We think this lesson of history is applicable here. Indeed, the gentle inquiry of the Board of Regents which caused studies to be made to determine whether the costs to the nonpublic schools for mandated services are actually as great as the amounts they receive from the state is a sort of inching in that direction. It is not unreasonable to assume that, in this day of tight budgets and taxpayer uneasiness, the dictates of sound administration, or political pressures, will likely give birth to a system of surveillance and controls intended to assure that, at the least, the state is not paying for more than it is receiving. Indeed, section 8 of the statute itself states: "Nothing contained in this act shall be construed to authorize the making of any payment under this act for religious worship or instruction." It is difficult to see how the Board of Regents or the Commissioner can in good faith implement the language of section 8 without sooner or later instituting the type of surveillance and controls which the Lemon Court found to foster excessive entanglement.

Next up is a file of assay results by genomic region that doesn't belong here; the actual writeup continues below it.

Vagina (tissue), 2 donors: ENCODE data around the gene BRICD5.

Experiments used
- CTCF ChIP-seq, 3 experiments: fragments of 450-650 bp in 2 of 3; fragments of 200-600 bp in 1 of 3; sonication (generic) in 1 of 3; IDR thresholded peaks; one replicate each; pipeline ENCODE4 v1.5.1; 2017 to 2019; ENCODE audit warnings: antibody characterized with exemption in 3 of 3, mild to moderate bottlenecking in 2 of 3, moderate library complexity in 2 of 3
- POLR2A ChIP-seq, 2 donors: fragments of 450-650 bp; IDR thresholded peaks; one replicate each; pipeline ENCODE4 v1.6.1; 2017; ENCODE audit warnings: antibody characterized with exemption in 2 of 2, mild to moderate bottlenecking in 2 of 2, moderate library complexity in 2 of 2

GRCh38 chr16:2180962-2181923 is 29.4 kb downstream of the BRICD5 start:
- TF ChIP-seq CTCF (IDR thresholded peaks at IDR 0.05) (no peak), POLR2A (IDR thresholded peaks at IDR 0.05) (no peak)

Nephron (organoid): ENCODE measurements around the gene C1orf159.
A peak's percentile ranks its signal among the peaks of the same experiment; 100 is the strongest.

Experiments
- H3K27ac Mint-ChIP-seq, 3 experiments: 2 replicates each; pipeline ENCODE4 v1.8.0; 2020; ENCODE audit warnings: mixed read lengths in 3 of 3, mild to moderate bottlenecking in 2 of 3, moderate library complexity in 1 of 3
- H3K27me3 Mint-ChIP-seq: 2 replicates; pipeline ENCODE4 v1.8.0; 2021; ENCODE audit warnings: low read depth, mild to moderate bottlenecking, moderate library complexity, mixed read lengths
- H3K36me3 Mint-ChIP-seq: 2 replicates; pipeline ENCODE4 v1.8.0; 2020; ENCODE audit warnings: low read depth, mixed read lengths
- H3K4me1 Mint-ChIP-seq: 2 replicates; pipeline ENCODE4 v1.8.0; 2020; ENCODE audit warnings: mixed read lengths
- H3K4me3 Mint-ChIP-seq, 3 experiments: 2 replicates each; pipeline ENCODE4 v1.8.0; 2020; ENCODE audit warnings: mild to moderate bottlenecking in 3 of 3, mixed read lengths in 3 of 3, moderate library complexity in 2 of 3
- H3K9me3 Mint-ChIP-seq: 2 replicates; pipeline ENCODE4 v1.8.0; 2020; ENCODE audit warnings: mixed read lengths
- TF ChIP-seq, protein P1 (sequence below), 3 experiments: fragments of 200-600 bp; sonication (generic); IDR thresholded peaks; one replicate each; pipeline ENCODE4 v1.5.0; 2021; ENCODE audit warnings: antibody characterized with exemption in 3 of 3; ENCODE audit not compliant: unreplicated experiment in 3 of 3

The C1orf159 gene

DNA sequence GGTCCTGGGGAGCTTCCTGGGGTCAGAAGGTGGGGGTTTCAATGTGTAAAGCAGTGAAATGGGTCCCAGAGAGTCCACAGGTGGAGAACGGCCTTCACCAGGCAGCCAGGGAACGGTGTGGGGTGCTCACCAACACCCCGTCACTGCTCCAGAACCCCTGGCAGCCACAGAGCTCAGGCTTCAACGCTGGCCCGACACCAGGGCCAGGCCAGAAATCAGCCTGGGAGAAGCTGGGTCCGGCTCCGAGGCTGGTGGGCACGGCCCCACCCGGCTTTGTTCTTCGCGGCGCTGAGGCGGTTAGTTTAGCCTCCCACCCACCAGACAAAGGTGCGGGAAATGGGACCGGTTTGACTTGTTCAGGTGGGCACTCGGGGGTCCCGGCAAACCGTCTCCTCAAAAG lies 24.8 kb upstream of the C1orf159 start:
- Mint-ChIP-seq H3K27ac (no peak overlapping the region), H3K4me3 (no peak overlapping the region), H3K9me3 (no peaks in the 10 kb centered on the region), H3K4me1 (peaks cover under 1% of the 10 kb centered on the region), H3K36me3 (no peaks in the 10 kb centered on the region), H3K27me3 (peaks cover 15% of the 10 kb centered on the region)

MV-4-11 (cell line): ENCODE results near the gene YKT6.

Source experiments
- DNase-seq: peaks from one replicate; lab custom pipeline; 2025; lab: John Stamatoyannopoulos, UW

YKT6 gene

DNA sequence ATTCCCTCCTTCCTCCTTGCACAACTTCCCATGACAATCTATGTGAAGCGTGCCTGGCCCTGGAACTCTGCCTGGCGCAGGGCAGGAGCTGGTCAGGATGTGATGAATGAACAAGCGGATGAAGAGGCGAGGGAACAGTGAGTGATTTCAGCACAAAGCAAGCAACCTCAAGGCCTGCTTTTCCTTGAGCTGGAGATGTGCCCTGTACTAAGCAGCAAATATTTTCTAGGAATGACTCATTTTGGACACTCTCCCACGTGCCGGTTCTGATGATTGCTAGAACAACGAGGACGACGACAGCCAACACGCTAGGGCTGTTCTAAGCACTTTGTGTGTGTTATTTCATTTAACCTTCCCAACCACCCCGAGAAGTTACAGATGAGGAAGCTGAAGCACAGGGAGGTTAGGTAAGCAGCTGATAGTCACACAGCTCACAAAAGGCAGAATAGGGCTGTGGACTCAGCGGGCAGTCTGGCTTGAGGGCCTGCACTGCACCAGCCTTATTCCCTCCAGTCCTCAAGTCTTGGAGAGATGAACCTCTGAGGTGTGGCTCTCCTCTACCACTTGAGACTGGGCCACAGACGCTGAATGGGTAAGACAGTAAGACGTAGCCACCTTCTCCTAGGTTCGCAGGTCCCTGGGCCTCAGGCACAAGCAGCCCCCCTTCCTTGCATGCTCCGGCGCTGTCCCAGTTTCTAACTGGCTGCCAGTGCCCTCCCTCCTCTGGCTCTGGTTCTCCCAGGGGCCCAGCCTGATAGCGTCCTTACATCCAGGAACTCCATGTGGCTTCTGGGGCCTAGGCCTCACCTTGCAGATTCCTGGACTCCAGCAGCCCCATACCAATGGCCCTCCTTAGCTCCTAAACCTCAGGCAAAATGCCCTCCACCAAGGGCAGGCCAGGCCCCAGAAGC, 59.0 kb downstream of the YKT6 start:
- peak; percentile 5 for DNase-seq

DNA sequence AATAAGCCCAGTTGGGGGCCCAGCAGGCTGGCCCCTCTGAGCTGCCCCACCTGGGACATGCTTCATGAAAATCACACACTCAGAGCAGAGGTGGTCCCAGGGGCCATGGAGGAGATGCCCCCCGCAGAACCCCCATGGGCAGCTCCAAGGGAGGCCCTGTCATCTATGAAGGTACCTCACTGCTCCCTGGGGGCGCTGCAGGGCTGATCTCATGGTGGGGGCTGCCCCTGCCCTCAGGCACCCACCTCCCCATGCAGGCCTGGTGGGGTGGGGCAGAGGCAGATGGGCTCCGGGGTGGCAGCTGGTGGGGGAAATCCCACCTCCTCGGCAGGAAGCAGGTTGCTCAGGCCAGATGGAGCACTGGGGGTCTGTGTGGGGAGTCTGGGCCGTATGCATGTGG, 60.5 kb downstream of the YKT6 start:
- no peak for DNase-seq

Assuming, however, that such a prognosis is unfounded, the alternative leaves the statute even more vulnerable. For if no system of audit or control is to be instituted, this will leave the schools free, as they apparently are now, to keep their shares of the apportioned moneys regardless of whether their expenses are as great as their receipts, and to use any excess for the general purposes of their religious missions. The dilemma we have outlined is insoluble. Either the statute falls because a system of surveillance and control would create excessive entanglement, or, without such a system, the schools would be free to use funds for religious purposes. The constitution is breached whichever route is chosen.